"Even as they suffered day after day, the women were provided a straightforward path to freedom. All they needed to do to be released was to summon the local priest and speak the words, “I recant.” They only needed to deny their Protestant “heresies,” embrace the Catholic faith, and they could go free. But Marie steadfastly refused. And this is where it was helpful to make a careful search of the tower. As I looked carefully along the edge of the well in the center of the room, I found a word carved into the stone, a word that has long been attributed to Marie. It is simply the French word register, or “resist.” It is a word of commitment to the cause of Christ, a word that challenges any who would stand on the edge and consider calling down for the priest. Resist! Resist the temptation to recant. Resist the temptation to compromise and, instead, choose to remain in Christ. For decades Marie resisted, and as she did so, she became a leader among the other women in worship and devotion. For decades she maintained her convictions and remained in that tower.

"Marie’s brother, Pierre, was betrayed and arrested in 1732, and he went to his death singing psalms. Although he had pleaded to have his family members released, his request was refused and Marie continued to languish in prison. Ten years later their father, Étienne, was finally released, and though Marie’s husband, Mathieu, would also be released seven years later, it was under the condition that he leave France and never return. He and Marie never saw one another again.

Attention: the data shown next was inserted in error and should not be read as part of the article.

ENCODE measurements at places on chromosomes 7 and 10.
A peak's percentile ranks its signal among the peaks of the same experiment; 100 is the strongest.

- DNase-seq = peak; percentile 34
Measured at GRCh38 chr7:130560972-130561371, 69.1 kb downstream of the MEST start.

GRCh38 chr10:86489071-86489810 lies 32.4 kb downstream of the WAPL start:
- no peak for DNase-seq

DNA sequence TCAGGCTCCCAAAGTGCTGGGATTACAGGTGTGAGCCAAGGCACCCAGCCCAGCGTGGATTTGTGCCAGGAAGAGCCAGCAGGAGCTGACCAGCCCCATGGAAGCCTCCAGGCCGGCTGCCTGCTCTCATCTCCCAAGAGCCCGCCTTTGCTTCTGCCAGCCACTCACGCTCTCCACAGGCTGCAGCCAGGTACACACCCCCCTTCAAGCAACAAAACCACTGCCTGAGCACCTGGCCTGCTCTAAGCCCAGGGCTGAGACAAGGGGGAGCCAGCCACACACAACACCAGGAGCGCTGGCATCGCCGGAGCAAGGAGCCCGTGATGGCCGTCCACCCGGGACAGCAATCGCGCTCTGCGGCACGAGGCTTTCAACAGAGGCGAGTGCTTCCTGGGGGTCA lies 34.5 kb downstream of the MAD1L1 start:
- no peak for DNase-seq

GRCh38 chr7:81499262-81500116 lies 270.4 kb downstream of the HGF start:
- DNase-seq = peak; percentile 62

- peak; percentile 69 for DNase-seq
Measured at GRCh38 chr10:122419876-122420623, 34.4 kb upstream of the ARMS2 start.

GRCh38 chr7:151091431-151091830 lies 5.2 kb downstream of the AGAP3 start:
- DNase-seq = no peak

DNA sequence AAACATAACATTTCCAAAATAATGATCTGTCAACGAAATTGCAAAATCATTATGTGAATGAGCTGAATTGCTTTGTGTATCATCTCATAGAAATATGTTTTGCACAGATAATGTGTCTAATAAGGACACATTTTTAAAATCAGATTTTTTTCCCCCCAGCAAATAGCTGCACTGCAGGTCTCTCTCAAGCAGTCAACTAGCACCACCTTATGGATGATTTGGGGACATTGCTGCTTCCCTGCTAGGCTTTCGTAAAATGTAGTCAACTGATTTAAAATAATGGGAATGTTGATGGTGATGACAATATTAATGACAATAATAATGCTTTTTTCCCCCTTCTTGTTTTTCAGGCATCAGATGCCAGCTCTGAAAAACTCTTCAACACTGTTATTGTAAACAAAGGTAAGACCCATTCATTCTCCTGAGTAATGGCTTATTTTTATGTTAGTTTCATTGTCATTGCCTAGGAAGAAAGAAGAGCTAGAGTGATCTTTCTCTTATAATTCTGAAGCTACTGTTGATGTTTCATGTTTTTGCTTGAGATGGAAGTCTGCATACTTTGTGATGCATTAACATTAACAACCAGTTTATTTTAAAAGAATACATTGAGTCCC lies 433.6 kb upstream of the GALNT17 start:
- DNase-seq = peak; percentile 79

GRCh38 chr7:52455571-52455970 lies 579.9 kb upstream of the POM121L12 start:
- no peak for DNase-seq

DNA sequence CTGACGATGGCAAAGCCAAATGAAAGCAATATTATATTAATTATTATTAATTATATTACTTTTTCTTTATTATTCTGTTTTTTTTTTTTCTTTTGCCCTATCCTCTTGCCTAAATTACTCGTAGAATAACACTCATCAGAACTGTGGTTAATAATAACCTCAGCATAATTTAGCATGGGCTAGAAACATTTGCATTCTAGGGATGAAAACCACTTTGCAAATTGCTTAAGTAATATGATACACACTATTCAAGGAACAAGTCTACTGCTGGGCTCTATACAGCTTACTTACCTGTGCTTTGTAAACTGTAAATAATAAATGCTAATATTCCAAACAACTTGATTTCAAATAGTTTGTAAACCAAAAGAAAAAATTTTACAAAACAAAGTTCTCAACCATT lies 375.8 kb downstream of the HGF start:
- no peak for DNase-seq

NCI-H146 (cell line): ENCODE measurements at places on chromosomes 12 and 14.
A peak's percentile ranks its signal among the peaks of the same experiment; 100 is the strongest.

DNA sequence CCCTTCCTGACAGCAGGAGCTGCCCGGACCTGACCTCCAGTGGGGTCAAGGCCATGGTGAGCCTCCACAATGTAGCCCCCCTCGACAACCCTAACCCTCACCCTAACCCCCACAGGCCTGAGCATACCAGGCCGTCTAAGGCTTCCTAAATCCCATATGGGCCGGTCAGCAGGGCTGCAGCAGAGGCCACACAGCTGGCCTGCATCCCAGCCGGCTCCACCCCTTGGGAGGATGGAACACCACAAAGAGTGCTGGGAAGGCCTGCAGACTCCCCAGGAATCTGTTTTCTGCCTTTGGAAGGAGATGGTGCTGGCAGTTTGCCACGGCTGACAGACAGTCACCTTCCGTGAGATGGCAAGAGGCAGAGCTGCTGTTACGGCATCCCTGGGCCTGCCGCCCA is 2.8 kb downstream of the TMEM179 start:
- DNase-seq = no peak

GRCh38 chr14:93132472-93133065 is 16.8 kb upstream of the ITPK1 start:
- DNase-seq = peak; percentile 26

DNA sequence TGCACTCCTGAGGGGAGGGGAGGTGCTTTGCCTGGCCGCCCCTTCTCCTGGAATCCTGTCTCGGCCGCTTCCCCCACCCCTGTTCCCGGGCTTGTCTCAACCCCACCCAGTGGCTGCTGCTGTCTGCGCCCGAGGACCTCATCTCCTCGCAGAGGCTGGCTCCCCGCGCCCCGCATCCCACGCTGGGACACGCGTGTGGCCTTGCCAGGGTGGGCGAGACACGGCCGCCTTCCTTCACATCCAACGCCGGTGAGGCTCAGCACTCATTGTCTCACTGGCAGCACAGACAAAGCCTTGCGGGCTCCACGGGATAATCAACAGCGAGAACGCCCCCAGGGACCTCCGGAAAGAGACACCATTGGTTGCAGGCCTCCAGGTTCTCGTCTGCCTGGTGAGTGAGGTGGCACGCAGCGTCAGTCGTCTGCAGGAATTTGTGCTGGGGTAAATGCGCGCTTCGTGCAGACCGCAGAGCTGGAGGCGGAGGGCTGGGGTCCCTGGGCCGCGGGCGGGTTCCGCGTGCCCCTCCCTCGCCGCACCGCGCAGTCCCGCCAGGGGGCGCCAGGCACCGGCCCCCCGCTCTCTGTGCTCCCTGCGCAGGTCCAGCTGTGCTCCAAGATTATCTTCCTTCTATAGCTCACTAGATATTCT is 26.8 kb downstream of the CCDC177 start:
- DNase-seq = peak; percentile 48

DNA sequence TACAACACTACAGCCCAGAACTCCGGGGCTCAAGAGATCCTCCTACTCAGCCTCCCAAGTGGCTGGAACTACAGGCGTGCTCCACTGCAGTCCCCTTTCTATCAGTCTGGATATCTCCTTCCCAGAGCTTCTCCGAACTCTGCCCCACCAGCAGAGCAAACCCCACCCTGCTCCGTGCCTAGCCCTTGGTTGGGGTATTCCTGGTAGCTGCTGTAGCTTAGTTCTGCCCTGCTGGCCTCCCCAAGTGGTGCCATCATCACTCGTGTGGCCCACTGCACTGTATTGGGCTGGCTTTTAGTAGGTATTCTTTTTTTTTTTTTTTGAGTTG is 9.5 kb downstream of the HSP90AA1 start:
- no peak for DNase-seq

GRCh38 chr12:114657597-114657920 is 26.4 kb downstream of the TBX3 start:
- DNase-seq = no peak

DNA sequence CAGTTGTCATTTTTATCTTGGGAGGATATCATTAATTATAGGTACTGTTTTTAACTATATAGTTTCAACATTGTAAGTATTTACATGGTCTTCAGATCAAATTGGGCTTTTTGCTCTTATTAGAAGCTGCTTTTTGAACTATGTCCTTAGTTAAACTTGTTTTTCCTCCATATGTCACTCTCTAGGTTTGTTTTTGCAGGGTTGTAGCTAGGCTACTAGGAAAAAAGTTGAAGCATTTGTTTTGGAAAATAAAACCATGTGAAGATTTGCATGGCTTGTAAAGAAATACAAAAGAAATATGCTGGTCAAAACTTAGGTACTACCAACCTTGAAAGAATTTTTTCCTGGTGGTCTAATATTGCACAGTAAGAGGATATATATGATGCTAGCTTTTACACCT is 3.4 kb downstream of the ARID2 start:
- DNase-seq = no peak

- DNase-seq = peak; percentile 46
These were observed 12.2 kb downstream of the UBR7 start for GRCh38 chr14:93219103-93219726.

"In 1767, after almost four decades of living in the tower, Marie and the other prisoners finally received some hope of relief. A local prince had learned of the conditions at the prison, and in shock and horror at what was being done, he ordered the release of its prisoners, even against the wishes of King Louis XV. Marie was finally set free on April 14, 1768, at the age of fifty-seven. She had been in the Tower of Constance for thirty-eight years, and upon release she returned home alone. She died at her home in 1776 at the age of sixty-five, having spent the vast majority of her life in captivity. A decade later Louis XVI would sign the Edict of Toleration, which once again allowed some freedom to France’s Protestants, but it was not until the devastating French Revolution that Catholic persecution would end at last, sweeping away the monarchy and finally allowing the free exercise of religion."

Thirty-eight years!!! She remained in the prison for 38 years in terrible conditions, and all she had to do was say two little words... and she refused! For the sake of Christ!

O, that I would have a faith in the Lord to "resist" such conditions.

How about you?

What does the Lord mean to you?

Don't we all need encouragement to resist recanting our faith in today's culture?

Lord, keep us. Keep us in You. May we experience the freshness of knowing You, our Savior and Lord. Come what may, hold us as we cling to You!

Be encouraged church!